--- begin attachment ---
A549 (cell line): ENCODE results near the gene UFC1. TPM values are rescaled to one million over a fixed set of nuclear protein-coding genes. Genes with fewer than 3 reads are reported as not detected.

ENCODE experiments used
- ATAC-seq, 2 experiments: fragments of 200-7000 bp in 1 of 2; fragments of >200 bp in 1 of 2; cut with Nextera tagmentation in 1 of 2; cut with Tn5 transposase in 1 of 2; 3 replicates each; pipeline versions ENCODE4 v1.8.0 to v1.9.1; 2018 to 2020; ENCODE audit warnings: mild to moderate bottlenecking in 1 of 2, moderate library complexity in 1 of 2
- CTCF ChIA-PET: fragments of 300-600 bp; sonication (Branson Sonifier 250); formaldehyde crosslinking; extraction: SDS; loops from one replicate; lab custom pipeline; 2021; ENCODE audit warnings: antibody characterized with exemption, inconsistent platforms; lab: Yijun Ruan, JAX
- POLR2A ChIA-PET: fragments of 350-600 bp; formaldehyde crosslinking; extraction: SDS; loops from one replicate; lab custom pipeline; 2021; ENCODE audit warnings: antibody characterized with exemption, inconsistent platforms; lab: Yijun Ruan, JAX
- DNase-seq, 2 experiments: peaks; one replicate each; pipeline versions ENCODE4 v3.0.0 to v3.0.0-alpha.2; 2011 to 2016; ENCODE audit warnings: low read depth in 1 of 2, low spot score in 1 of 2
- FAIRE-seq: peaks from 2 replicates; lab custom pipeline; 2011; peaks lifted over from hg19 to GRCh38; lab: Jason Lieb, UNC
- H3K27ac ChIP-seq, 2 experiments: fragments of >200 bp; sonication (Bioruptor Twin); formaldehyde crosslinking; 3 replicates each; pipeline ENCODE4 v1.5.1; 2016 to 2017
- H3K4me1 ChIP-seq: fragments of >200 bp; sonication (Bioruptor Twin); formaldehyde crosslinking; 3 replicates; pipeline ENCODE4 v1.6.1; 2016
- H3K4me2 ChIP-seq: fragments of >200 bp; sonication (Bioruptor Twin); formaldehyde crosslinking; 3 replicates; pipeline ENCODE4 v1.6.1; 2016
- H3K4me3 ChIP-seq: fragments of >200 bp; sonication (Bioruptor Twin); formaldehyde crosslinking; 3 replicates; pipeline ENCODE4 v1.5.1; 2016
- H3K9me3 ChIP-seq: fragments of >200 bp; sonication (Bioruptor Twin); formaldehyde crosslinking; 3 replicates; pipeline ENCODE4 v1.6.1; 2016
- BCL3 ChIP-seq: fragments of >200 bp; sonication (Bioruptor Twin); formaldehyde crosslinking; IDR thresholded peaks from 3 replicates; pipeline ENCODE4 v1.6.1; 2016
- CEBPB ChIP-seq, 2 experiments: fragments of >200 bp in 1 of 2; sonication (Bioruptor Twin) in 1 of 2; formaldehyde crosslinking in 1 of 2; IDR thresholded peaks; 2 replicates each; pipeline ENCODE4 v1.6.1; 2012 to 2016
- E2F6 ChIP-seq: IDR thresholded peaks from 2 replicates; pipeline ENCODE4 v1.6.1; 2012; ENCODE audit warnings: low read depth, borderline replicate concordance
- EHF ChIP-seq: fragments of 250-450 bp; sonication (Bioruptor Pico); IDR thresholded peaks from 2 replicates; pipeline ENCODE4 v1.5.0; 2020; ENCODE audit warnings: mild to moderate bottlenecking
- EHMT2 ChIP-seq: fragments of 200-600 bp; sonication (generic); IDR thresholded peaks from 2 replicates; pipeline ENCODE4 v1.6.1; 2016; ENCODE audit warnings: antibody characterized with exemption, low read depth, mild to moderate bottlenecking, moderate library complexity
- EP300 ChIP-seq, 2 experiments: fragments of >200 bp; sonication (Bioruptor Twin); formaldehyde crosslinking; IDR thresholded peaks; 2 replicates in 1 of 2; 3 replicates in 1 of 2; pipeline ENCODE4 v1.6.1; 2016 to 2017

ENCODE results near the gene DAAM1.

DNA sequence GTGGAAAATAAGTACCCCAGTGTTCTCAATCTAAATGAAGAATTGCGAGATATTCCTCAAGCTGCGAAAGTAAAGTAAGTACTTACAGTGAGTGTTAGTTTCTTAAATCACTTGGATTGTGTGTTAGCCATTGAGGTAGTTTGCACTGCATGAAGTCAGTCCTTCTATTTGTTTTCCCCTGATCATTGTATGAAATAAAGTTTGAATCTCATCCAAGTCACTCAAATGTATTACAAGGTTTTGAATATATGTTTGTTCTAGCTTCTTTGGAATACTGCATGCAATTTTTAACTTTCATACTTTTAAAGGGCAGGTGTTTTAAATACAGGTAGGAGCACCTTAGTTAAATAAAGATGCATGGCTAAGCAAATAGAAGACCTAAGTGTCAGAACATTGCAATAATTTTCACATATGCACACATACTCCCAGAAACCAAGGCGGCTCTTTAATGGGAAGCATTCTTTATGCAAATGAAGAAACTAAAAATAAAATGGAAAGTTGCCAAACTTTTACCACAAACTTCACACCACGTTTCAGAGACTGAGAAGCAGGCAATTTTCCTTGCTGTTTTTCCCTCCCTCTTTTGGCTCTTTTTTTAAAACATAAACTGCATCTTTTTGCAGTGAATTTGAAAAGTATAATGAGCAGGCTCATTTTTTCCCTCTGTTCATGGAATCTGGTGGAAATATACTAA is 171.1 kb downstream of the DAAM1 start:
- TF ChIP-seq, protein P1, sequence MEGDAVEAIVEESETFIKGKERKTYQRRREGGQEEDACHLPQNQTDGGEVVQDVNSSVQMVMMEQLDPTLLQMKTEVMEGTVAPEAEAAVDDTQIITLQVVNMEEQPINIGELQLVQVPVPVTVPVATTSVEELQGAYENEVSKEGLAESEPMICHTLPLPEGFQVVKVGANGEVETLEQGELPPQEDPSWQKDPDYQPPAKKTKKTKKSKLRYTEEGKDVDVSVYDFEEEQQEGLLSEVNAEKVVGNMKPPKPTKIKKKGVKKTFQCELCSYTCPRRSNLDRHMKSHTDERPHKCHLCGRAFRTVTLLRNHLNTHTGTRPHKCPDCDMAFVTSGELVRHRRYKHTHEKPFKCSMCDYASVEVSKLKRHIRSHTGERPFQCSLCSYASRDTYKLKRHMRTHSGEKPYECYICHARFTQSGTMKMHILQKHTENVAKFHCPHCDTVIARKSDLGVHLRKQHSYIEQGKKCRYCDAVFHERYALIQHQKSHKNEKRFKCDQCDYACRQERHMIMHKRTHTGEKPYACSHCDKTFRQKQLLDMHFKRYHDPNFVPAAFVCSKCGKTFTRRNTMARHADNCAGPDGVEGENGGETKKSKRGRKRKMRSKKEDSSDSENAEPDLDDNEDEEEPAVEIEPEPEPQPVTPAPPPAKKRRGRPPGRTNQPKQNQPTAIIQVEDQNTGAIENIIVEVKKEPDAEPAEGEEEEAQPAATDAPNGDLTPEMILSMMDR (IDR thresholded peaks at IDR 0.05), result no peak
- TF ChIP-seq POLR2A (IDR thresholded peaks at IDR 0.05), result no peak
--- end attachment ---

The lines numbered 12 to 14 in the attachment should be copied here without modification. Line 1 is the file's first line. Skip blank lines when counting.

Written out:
- H3K9me3 ChIP-seq: fragments of >200 bp; sonication (Bioruptor Twin); formaldehyde crosslinking; 3 replicates; pipeline ENCODE4 v1.6.1; 2016
- BCL3 ChIP-seq: fragments of >200 bp; sonication (Bioruptor Twin); formaldehyde crosslinking; IDR thresholded peaks from 3 replicates; pipeline ENCODE4 v1.6.1; 2016
- CEBPB ChIP-seq, 2 experiments: fragments of >200 bp in 1 of 2; sonication (Bioruptor Twin) in 1 of 2; formaldehyde crosslinking in 1 of 2; IDR thresholded peaks; 2 replicates each; pipeline ENCODE4 v1.6.1; 2012 to 2016